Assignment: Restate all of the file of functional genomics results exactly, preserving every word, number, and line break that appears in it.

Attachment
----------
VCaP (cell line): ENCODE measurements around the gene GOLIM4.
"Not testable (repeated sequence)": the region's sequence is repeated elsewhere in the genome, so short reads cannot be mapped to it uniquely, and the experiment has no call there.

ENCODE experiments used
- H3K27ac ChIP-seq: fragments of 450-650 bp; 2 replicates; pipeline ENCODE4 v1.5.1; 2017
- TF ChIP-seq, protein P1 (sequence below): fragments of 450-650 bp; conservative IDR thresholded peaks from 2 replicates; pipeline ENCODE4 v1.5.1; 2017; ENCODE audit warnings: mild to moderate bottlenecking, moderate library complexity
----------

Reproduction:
VCaP (cell line): ENCODE measurements around the gene GOLIM4.
"Not testable (repeated sequence)": the region's sequence is repeated elsewhere in the genome, so short reads cannot be mapped to it uniquely, and the experiment has no call there.

ENCODE experiments used
- H3K27ac ChIP-seq: fragments of 450-650 bp; 2 replicates; pipeline ENCODE4 v1.5.1; 2017
- TF ChIP-seq, protein P1 (sequence below): fragments of 450-650 bp; conservative IDR thresholded peaks from 2 replicates; pipeline ENCODE4 v1.5.1; 2017; ENCODE audit warnings: mild to moderate bottlenecking, moderate library complexity